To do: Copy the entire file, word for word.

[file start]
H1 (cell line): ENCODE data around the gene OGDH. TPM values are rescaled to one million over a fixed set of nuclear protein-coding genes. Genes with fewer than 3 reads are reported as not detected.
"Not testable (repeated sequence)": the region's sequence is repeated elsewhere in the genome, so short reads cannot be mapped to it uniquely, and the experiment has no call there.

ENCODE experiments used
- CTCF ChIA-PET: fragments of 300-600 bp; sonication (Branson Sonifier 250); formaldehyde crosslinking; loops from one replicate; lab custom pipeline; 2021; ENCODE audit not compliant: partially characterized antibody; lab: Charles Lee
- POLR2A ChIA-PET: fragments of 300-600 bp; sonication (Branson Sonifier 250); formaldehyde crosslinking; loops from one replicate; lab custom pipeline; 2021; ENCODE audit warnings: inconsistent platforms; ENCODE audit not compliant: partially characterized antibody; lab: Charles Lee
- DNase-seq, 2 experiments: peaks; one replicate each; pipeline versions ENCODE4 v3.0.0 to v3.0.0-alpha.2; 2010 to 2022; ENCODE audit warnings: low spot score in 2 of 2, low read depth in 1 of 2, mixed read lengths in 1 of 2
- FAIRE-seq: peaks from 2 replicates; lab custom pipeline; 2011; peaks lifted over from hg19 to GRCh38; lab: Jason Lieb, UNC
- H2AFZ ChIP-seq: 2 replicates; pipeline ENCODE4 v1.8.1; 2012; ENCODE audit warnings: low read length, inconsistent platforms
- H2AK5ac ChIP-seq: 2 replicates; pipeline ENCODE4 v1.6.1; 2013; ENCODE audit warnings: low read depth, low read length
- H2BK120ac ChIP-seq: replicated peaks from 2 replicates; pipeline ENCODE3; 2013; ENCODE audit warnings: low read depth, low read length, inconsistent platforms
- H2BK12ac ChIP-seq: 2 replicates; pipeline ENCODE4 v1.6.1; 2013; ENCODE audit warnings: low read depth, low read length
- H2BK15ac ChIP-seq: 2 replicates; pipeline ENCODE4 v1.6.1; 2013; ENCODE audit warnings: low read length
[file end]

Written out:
H1 (cell line): ENCODE data around the gene OGDH. TPM values are rescaled to one million over a fixed set of nuclear protein-coding genes. Genes with fewer than 3 reads are reported as not detected.
"Not testable (repeated sequence)": the region's sequence is repeated elsewhere in the genome, so short reads cannot be mapped to it uniquely, and the experiment has no call there.

ENCODE experiments used
- CTCF ChIA-PET: fragments of 300-600 bp; sonication (Branson Sonifier 250); formaldehyde crosslinking; loops from one replicate; lab custom pipeline; 2021; ENCODE audit not compliant: partially characterized antibody; lab: Charles Lee
- POLR2A ChIA-PET: fragments of 300-600 bp; sonication (Branson Sonifier 250); formaldehyde crosslinking; loops from one replicate; lab custom pipeline; 2021; ENCODE audit warnings: inconsistent platforms; ENCODE audit not compliant: partially characterized antibody; lab: Charles Lee
- DNase-seq, 2 experiments: peaks; one replicate each; pipeline versions ENCODE4 v3.0.0 to v3.0.0-alpha.2; 2010 to 2022; ENCODE audit warnings: low spot score in 2 of 2, low read depth in 1 of 2, mixed read lengths in 1 of 2
- FAIRE-seq: peaks from 2 replicates; lab custom pipeline; 2011; peaks lifted over from hg19 to GRCh38; lab: Jason Lieb, UNC
- H2AFZ ChIP-seq: 2 replicates; pipeline ENCODE4 v1.8.1; 2012; ENCODE audit warnings: low read length, inconsistent platforms
- H2AK5ac ChIP-seq: 2 replicates; pipeline ENCODE4 v1.6.1; 2013; ENCODE audit warnings: low read depth, low read length
- H2BK120ac ChIP-seq: replicated peaks from 2 replicates; pipeline ENCODE3; 2013; ENCODE audit warnings: low read depth, low read length, inconsistent platforms
- H2BK12ac ChIP-seq: 2 replicates; pipeline ENCODE4 v1.6.1; 2013; ENCODE audit warnings: low read depth, low read length
- H2BK15ac ChIP-seq: 2 replicates; pipeline ENCODE4 v1.6.1; 2013; ENCODE audit warnings: low read length